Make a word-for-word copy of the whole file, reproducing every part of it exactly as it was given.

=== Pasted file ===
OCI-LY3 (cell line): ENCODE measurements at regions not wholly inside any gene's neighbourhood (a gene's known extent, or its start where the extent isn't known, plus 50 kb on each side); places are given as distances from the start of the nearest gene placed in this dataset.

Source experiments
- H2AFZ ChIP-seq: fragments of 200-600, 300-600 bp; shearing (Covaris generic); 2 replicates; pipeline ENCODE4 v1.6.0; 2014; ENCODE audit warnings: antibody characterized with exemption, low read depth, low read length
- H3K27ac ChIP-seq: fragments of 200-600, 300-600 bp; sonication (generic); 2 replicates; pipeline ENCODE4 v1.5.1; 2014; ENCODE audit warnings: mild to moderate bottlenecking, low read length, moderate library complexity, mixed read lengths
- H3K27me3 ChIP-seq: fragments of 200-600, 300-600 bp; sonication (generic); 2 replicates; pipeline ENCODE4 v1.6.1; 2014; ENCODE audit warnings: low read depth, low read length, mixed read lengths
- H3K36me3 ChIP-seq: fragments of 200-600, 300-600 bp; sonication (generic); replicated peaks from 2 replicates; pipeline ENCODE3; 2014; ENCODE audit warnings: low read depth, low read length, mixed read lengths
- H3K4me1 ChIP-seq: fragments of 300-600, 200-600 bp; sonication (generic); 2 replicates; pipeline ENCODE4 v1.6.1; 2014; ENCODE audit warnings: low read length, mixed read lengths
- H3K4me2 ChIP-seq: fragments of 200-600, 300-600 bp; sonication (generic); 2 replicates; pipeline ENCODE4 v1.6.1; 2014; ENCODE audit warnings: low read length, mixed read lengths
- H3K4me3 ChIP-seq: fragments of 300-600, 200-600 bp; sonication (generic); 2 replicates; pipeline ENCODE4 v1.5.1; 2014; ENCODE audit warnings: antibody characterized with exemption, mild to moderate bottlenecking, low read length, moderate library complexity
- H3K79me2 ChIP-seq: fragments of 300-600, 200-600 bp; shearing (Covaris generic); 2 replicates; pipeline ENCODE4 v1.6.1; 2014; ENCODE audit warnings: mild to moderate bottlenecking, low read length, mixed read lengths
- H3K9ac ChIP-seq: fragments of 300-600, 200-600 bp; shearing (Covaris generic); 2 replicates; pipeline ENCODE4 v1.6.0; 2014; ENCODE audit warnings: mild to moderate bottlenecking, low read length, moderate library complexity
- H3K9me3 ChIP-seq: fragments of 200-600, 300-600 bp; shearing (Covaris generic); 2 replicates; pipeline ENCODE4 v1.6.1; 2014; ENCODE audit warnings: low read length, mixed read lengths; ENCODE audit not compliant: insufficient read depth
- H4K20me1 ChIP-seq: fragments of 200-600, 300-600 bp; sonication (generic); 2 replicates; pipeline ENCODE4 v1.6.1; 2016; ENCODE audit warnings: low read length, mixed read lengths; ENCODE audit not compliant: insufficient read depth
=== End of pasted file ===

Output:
OCI-LY3 (cell line): ENCODE measurements at regions not wholly inside any gene's neighbourhood (a gene's known extent, or its start where the extent isn't known, plus 50 kb on each side); places are given as distances from the start of the nearest gene placed in this dataset.

Source experiments
- H2AFZ ChIP-seq: fragments of 200-600, 300-600 bp; shearing (Covaris generic); 2 replicates; pipeline ENCODE4 v1.6.0; 2014; ENCODE audit warnings: antibody characterized with exemption, low read depth, low read length
- H3K27ac ChIP-seq: fragments of 200-600, 300-600 bp; sonication (generic); 2 replicates; pipeline ENCODE4 v1.5.1; 2014; ENCODE audit warnings: mild to moderate bottlenecking, low read length, moderate library complexity, mixed read lengths
- H3K27me3 ChIP-seq: fragments of 200-600, 300-600 bp; sonication (generic); 2 replicates; pipeline ENCODE4 v1.6.1; 2014; ENCODE audit warnings: low read depth, low read length, mixed read lengths
- H3K36me3 ChIP-seq: fragments of 200-600, 300-600 bp; sonication (generic); replicated peaks from 2 replicates; pipeline ENCODE3; 2014; ENCODE audit warnings: low read depth, low read length, mixed read lengths
- H3K4me1 ChIP-seq: fragments of 300-600, 200-600 bp; sonication (generic); 2 replicates; pipeline ENCODE4 v1.6.1; 2014; ENCODE audit warnings: low read length, mixed read lengths
- H3K4me2 ChIP-seq: fragments of 200-600, 300-600 bp; sonication (generic); 2 replicates; pipeline ENCODE4 v1.6.1; 2014; ENCODE audit warnings: low read length, mixed read lengths
- H3K4me3 ChIP-seq: fragments of 300-600, 200-600 bp; sonication (generic); 2 replicates; pipeline ENCODE4 v1.5.1; 2014; ENCODE audit warnings: antibody characterized with exemption, mild to moderate bottlenecking, low read length, moderate library complexity
- H3K79me2 ChIP-seq: fragments of 300-600, 200-600 bp; shearing (Covaris generic); 2 replicates; pipeline ENCODE4 v1.6.1; 2014; ENCODE audit warnings: mild to moderate bottlenecking, low read length, mixed read lengths
- H3K9ac ChIP-seq: fragments of 300-600, 200-600 bp; shearing (Covaris generic); 2 replicates; pipeline ENCODE4 v1.6.0; 2014; ENCODE audit warnings: mild to moderate bottlenecking, low read length, moderate library complexity
- H3K9me3 ChIP-seq: fragments of 200-600, 300-600 bp; shearing (Covaris generic); 2 replicates; pipeline ENCODE4 v1.6.1; 2014; ENCODE audit warnings: low read length, mixed read lengths; ENCODE audit not compliant: insufficient read depth
- H4K20me1 ChIP-seq: fragments of 200-600, 300-600 bp; sonication (generic); 2 replicates; pipeline ENCODE4 v1.6.1; 2016; ENCODE audit warnings: low read length, mixed read lengths; ENCODE audit not compliant: insufficient read depth